In a recent interview, Jason Kilar, chief executive officer of WarnerMedia, said he was aware of people complaining about glitches on Roku, adding, “We’re not perfect.”
“Obviously software development is one of those things where you are never done,” Kilar said. “We absolutely will get better and are getting better.”
Kilar said that he expects the negative feedback to disappear with time.
“If we are doing our job, you won’t hear many people commenting on our tech,” he said. “You want it to be so good that it just blends into the background.”
When HBO Max subscribers complain on Twitter, they often get a reply from its customer service account, @HBOMaxHelp. The account first suggests restarting the Roku device through its home settings, then running an internet speed test and sending an image of the results. If that doesn’t resolve the problem, it recommends checking for updates to the app.
When HBO Max launched in May 2020, it wasn’t initially available on Roku as the two sides argued over business terms. Seven months later, in December, Roku reached an agreement with WarnerMedia, part of AT&T Inc., to carry the app.
Andi Agardy, 46, who lives in Tennessee, decided to wait a few months to sign up for HBO Max to give the service time to work out the bugs on Roku’s platform. But she said the app still frequently freezes and crashes, forcing her Roku to restart.
She also subscribes to Netflix, Hulu and YouTube TV. But HBO Max, she said, “is the one I have the most problems with.”
“There are stretches where it’s absolutely fine, and there are stretches where I can’t watch anything,” said Agardy, who works for a content marketing company. “It’s really frustrating.”
Alyssa Miller, 44, who lives outside Milwaukee, said she has also noticed that HBO Max takes a longer time to load than Netflix, Amazon Prime Video or Hulu.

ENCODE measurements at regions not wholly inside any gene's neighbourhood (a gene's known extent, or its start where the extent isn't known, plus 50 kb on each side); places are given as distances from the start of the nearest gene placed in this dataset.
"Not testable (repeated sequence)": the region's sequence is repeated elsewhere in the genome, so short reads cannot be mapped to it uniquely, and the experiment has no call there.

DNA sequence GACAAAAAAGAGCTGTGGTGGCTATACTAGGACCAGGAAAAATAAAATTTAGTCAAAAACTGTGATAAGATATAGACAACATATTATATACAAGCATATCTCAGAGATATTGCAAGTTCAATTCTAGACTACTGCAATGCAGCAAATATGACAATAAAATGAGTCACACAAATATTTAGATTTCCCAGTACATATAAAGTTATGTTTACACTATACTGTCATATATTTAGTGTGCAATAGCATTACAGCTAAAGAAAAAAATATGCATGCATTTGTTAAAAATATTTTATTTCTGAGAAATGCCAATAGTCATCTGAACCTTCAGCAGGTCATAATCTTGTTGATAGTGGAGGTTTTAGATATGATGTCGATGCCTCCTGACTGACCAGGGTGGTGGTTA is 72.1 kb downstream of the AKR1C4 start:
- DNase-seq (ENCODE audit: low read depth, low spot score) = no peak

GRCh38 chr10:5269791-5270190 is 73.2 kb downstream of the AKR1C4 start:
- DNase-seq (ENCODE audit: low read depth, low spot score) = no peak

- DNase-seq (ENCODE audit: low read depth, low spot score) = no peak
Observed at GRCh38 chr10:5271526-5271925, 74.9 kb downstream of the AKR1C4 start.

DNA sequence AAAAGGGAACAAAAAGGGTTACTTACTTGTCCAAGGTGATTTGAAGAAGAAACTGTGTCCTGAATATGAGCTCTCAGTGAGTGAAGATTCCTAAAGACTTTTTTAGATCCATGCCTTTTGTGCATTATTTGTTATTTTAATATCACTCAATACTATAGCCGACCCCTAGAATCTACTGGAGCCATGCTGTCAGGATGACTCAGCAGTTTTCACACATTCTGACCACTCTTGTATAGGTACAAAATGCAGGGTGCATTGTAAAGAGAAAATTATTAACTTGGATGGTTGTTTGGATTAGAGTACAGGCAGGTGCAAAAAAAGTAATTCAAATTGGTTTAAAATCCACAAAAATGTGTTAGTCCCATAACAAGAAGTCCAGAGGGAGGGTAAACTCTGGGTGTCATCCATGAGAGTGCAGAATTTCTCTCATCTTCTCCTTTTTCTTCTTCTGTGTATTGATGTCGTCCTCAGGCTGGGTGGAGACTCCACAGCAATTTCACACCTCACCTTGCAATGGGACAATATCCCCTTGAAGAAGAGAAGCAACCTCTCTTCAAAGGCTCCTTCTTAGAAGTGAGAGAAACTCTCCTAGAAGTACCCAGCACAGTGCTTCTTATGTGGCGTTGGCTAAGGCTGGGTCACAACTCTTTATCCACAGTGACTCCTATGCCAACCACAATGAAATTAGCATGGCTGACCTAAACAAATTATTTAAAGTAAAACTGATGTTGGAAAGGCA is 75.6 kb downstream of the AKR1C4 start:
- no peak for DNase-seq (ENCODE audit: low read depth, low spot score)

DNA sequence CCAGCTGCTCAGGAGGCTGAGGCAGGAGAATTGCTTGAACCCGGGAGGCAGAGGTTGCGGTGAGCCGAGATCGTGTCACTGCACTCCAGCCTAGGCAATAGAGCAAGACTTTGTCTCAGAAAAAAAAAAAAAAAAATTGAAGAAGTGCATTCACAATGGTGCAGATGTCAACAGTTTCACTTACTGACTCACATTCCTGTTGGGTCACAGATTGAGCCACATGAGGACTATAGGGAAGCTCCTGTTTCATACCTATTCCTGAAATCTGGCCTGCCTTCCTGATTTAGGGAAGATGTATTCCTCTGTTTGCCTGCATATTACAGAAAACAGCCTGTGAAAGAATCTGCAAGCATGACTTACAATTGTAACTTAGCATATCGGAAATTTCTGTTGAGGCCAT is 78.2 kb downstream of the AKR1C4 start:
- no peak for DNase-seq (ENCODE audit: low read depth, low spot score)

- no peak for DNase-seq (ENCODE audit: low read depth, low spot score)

“The app is exceptionally slow,” said Miller, who works in cyber security. “It doesn’t matter if I’m on Roku or my phone or my laptop, it takes forever.”
Once she selects a show, she said she rarely gets through an episode without a problem.
“It’s really clunky,” she said.
Despite the problems, HBO Max is growing. On July 22, AT&T said that during the second quarter HBO Max and HBO added 2.8 million U.S. subscribers for a total of 47 million. WarnerMedia has been on a hot streak creatively, with shows like “Hacks” and “Mare of Easttown” garnering Emmy nominations.
Annoyed HBO Max subscribers say they’re torn between a desire to see the acclaimed shows and the headaches of constantly restarting the app. Hershberger said he isn’t canceling HBO Max because he gets it free through an AT&T wireless subscription. Miller said she has considered canceling HBO Max and consuming the old HBO shows that she watches, such as “The Sopranos,” “Oz” and “Six Feet Under,” via DVDs. Agardy said she still subscribes because she’s excited about new shows, such as “The White Lotus.”
“But there comes a point where you ask, ‘Is the enjoyment I’m getting out of this worth the hassle?’” she said.